Identifying research gaps in child institutional maltreatment
Study found that evidence is limited
In partnership with Campbell Collaboration, Giving Evidence and Monash University, CEI has developed an evidence and gap map (EGM) on child institutional maltreatment. This research was funded by Porticus Foundation. Institutional maltreatment is the type of maltreatment occurring in settings like places of education, foster care, religious institutions, clubs and health care settings.
Child maltreatment affects millions globally and research on effective interventions is not readily available to stakeholders. The EGM is the first of its kind on this topic, capturing the existing evidence evaluating the effectiveness of interventions targeting the prevention, disclosure, response to, and treatment of institutional child maltreatment
This EGM is a step forward for policymakers and practitioners because it showcases that the evidence supporting interventions addressing institutional child maltreatment is limited.
Donors and policymakers can actively contribute to the development of understanding of what works in this space, and the work highlights a “substantial need for more high-quality studies that evaluate interventions across a broader range of institutional contexts and maltreatment types.” This evidence and gap map can play an important role in guiding research and giving in the sector in years to come.
A plain text summary of the findings can be found here.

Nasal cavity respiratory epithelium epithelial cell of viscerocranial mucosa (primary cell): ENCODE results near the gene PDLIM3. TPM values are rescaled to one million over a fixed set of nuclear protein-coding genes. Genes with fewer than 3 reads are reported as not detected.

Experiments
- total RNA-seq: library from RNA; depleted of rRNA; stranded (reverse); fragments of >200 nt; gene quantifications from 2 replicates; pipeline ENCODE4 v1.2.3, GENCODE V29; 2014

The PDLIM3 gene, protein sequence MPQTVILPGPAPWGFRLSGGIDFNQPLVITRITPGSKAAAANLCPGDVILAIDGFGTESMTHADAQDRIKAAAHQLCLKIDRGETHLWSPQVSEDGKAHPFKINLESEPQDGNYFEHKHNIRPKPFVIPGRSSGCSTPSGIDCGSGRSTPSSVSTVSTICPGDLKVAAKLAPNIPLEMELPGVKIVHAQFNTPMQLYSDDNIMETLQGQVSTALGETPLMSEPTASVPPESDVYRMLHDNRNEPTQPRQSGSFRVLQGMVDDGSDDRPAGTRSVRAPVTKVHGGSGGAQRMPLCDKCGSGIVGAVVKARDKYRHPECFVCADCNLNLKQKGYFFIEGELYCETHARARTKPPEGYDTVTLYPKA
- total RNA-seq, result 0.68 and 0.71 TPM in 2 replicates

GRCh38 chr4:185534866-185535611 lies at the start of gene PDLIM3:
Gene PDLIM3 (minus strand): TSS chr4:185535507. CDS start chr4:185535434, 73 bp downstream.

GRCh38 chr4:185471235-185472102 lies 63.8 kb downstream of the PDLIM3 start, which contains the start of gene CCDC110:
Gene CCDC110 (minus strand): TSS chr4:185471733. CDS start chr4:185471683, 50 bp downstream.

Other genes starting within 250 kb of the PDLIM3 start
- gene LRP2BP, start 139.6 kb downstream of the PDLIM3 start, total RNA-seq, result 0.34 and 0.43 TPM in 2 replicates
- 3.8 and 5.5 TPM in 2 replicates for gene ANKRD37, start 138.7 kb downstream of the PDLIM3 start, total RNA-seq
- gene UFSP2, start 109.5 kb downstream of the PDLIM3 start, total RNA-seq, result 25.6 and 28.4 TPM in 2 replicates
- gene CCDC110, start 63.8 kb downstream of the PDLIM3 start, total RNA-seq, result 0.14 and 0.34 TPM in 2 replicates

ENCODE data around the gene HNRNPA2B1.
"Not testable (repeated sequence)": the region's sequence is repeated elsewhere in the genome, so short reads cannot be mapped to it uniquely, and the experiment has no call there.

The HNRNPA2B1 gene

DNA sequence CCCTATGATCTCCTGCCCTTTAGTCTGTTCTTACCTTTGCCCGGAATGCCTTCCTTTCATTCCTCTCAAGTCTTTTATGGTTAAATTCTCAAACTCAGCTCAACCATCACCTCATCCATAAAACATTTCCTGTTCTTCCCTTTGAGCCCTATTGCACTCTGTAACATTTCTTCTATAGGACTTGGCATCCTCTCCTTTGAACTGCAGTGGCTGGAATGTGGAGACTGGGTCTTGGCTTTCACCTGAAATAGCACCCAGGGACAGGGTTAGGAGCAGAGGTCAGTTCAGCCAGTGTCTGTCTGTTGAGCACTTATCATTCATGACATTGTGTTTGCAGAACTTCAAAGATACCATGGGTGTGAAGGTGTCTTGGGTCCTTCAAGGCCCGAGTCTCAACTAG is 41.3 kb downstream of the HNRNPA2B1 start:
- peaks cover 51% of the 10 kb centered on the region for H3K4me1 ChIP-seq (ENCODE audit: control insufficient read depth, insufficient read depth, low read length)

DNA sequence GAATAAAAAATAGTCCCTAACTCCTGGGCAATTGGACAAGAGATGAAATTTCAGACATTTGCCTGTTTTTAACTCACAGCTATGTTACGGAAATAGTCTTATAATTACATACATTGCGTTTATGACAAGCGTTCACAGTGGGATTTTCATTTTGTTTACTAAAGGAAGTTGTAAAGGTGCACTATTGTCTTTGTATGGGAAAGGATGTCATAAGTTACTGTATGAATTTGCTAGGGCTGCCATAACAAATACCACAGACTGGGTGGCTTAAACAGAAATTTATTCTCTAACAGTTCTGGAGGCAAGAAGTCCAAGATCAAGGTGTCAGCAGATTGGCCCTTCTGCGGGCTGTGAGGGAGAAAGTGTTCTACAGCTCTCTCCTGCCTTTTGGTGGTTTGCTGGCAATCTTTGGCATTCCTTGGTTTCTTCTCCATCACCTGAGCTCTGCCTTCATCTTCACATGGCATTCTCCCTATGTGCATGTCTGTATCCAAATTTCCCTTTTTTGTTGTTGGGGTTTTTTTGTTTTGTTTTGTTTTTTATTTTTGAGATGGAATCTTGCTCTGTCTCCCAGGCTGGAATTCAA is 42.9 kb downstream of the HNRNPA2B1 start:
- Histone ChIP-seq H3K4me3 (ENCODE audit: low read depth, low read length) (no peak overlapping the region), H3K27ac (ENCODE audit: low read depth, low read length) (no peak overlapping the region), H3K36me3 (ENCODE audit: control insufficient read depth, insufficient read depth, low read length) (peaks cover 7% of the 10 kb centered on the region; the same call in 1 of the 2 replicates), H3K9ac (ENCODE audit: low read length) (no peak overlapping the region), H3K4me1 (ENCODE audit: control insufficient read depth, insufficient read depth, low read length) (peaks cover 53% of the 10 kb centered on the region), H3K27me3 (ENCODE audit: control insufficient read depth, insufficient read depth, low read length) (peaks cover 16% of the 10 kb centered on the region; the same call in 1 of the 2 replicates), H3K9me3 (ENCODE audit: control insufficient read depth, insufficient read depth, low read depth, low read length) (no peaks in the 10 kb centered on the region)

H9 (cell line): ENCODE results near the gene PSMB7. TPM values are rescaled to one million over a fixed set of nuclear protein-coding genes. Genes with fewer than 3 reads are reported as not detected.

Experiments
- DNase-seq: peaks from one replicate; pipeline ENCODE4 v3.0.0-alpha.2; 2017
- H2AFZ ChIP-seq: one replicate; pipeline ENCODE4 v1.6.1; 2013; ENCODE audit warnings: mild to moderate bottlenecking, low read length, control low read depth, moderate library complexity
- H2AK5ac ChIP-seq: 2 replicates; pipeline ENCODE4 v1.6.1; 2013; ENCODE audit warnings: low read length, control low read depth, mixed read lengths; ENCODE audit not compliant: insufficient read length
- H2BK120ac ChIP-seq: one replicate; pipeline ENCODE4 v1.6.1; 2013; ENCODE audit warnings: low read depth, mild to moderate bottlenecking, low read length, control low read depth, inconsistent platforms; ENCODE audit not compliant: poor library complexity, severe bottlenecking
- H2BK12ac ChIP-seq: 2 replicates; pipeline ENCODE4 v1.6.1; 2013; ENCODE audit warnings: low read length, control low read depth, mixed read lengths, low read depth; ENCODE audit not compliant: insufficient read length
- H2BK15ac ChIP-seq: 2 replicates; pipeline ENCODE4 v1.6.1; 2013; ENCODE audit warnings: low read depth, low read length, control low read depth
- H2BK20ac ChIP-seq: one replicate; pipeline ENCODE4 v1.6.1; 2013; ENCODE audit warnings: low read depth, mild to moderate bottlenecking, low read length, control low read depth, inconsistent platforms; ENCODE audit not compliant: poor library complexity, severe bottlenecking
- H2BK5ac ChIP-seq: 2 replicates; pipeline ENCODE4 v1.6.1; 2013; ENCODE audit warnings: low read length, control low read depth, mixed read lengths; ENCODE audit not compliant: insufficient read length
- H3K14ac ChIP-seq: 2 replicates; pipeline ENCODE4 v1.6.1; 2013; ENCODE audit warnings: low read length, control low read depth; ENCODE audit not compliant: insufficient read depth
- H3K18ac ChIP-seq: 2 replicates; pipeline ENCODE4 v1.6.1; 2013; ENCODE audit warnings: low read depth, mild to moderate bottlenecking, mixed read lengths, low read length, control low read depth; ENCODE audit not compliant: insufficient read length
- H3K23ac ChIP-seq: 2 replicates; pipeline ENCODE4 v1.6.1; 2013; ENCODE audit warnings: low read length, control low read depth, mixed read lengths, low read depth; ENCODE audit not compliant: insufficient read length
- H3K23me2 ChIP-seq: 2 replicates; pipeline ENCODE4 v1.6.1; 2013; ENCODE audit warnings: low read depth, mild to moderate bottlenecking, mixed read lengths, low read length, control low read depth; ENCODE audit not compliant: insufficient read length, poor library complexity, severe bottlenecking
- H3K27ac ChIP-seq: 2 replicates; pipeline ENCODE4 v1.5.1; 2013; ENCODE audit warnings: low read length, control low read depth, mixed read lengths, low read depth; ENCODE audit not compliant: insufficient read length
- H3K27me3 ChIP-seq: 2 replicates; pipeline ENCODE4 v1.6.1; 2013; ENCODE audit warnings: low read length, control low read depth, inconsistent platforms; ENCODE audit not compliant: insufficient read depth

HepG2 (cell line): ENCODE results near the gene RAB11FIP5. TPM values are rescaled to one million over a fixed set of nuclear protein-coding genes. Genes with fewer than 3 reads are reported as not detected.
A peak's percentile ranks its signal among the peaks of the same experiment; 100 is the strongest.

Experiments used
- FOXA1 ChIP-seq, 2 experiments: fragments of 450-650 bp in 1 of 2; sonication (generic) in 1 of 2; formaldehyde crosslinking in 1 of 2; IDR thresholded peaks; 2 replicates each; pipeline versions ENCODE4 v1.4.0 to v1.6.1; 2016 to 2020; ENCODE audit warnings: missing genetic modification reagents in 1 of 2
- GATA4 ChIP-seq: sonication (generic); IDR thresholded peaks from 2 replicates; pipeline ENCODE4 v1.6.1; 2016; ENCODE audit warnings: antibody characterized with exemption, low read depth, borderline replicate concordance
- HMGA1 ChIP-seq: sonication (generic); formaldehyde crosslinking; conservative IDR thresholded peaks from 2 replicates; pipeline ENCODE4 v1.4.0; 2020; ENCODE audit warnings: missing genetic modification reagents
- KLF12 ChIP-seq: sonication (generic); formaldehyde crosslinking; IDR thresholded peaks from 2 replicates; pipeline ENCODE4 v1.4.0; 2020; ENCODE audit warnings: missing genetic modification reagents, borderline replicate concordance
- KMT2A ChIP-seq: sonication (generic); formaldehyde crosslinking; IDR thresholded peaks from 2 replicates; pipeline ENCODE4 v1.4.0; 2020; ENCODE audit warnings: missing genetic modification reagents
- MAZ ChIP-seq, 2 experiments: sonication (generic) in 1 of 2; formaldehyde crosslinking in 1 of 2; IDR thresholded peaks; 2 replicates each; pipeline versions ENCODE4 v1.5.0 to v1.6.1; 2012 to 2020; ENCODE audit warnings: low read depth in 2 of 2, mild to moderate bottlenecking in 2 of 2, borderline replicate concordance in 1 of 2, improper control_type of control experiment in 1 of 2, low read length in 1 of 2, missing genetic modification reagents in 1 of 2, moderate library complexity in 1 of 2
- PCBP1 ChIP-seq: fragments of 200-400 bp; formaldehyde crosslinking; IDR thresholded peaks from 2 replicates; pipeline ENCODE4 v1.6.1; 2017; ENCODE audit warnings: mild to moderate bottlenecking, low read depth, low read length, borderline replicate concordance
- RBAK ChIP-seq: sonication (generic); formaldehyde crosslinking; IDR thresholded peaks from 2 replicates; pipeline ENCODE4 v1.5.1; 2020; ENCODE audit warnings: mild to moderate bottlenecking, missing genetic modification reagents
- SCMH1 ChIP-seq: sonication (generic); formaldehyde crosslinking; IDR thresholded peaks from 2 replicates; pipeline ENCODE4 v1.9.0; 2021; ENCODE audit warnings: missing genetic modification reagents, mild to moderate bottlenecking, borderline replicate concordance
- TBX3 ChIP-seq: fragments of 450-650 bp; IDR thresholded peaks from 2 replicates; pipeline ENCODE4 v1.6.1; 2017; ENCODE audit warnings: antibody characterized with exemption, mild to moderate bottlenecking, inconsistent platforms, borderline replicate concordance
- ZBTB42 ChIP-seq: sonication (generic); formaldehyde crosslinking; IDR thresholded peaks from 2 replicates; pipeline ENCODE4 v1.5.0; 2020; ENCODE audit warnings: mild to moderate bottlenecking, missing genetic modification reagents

The EGM found that most studies evaluated curriculum-based interventions delivered in educational settings, aimed at preventing sexual abuse, and fewer studies examined other organisational settings, such as out-of-home care settings. No studies explicitly assessed sports clubs, religious organisations, juvenile justice, or health care settings. Most interventions targeted children rather than adults, and few studies included populations known to be at risk, or those already exposed to maltreatment.
The EGM also found that the evidence does not cover countries with the highest incidence of child maltreatment. It also found few studies focused on perpetrators or the organisational environment, and identified evidence gaps for disclosure, organisational responses and treatment interventions. The EGM also identified a need for more research on program implementation.
An EGM provides an overview of existing evidence in an area of research, set out in a matrix format in which rows display the interventions and columns display outcomes. They highlight how much a topic has been rigorously studied and, typically, how reliable the findings of these studies are.
Finch, M., Featherston, R., Chakraborty, S., Bjørndal, L., Mildon, R., Albers, B., Fiennes, C., Taylor, D. J. A., Schachtman, R., Yang, T., & Shlonsky, A. (2021). Interventions that address institutional child maltreatment: evidence and gap map. Campbell Systematic Reviews, 17( 1), e1139. https://doi.org/10.1002/cl2.1139.